A concern I sometimes hear among fellow yoga practitioners is: I’ve been practicing yoga for a while (like over ten years) now, and I don’t feel like I’m advancing in my yoga practice. I thought I’d take a moment to share my thoughts on this. What are yours?
🌈Something to consider: How does your yoga practice affect how you relate to the world? And to yourself?
The Kleshas, literally "poison" in Sanskrit, are the root causes of suffering as explained by the sage, Patanjali, in The Yoga Sutras. In understanding these mental disturbances (listed in the image below), we can become more self-aware and not get entangled in them. As writer, Adam Brady, said, "Pain is inevitable, but suffering is optional." We have a choice to remember that we are the seer of the ongoings within the mind, the body and the material world. Like yoga, this cultivation of empowered awareness takes consistent practice. Yoga Sutra 2.6 points out the misperception of identifying "the power of the seer" with "the instrument of seeing." Through meditation and self-study, we can identify the thoughts that cause us suffering and regain our perspective, as the witness, a pure consciousness that is peaceful by nature.
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REviews of Root 2 Rise Yoga with Michelle chua:
Michelle truly lives out what she teaches. She is so much more than a yoga teacher - I learned this when I went on her exquisitely curated trip that she organized to Costa Rica this past June 2018...Hopefully like me, you'll be delighted by her effervescent love of movement, nature, and all people!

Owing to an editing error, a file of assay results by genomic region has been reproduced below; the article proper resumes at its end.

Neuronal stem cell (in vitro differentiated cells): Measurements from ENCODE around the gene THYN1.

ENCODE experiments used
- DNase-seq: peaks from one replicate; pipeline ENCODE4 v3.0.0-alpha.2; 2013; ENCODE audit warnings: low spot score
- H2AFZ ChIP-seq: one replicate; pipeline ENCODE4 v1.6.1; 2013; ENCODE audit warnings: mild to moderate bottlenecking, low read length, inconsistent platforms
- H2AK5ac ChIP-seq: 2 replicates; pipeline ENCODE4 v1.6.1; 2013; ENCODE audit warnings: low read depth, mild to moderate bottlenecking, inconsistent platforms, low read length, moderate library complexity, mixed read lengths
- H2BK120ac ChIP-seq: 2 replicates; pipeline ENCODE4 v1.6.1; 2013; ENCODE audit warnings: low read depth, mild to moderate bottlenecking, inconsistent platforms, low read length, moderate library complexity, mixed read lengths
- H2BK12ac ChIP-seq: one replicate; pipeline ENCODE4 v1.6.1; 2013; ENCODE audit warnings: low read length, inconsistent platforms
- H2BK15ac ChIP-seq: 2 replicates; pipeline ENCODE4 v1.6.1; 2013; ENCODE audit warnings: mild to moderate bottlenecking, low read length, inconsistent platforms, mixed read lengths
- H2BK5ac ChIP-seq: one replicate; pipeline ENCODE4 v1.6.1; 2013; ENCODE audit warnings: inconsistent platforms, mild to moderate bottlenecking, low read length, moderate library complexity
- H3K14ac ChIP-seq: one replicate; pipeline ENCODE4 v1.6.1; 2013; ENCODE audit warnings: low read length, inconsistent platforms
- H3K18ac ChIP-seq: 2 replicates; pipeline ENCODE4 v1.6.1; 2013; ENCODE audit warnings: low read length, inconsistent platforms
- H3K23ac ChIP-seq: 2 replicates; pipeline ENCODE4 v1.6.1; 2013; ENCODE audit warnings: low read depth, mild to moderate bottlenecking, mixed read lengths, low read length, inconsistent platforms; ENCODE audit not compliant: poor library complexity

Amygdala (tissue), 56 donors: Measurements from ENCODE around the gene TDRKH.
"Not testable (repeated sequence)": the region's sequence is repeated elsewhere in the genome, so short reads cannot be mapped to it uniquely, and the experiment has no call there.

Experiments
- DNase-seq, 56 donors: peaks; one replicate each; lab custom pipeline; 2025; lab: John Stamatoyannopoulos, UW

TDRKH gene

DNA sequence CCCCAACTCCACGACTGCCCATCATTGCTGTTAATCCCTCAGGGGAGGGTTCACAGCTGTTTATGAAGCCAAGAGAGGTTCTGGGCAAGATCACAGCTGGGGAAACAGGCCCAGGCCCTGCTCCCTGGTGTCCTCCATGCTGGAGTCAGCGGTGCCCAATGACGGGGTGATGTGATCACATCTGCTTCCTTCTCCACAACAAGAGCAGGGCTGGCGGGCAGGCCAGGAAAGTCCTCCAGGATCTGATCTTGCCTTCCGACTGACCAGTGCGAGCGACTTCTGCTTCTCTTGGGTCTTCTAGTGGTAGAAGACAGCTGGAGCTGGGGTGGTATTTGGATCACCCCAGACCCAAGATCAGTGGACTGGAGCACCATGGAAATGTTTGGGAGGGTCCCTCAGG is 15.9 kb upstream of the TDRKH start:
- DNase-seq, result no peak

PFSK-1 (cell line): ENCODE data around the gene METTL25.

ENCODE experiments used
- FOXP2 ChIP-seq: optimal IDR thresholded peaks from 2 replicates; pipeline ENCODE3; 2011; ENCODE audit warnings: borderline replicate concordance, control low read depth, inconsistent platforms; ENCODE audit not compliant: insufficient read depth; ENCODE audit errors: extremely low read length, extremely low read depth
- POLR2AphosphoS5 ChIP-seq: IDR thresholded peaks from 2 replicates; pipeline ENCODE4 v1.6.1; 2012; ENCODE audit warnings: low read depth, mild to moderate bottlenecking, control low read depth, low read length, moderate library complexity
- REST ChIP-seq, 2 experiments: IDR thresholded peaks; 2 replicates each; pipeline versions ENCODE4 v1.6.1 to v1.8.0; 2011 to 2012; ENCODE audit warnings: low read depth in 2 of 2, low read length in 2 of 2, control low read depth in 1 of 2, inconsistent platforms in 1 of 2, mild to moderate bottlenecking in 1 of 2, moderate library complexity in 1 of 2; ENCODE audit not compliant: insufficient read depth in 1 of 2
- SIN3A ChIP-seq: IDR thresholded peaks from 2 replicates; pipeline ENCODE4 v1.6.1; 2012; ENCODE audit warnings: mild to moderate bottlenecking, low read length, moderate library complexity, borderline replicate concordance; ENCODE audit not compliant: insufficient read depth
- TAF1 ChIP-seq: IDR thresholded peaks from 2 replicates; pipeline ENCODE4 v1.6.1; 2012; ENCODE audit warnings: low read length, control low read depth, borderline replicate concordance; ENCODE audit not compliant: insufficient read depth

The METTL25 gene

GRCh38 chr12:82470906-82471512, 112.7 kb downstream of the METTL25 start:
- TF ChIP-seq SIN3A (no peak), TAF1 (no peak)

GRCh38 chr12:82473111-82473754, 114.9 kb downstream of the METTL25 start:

Michelle clearly stands out with her beautiful and bright energy. I love how her practice and teaching encompass body, mind and spirit. She not only teaches yoga but lives and exudes it.
Michelle not only teaches 'yoga', she embodies it fully with her heart and soul...
Michelle is by far one of the best instructors I've ever had, period. Patient, clear in her explanations and demos, and so encouraging...
My first yoga class was with Michelle years ago. You can have the best (yoga pose) sequence and not teach from your heart. With Michelle, I also feel her passion when I'm in her class. I can see she loves what she does, and she inspired me to want to teach yoga, too.
I'm so grateful to have met Michelle! Her kind energy opened up my interest in pursuing yoga and meditation. She is such an incredibly light and soul. She starts with grounding ourselves through mindfulness and breathing exercise. She brings the most authentic energy to the class by sharing the history and understanding behind poses, names, and techniques. I truly appreciate her work and impact on my well-being!
I’ve had dozens of instructors over the years, but Michelle is far and away the best yoga mentor I’ve ever practiced with. She epitomizes grace during these difficult times. Michelle has saved my sanity and my back while working from home, keeping me grounded with her sharing of yogic teachings and meditation techniques. Her repertoire of physical asanas is encyclopedic, and I’ve loved learning new poses and stretching my boundaries. Jump in, all. You’ve got this!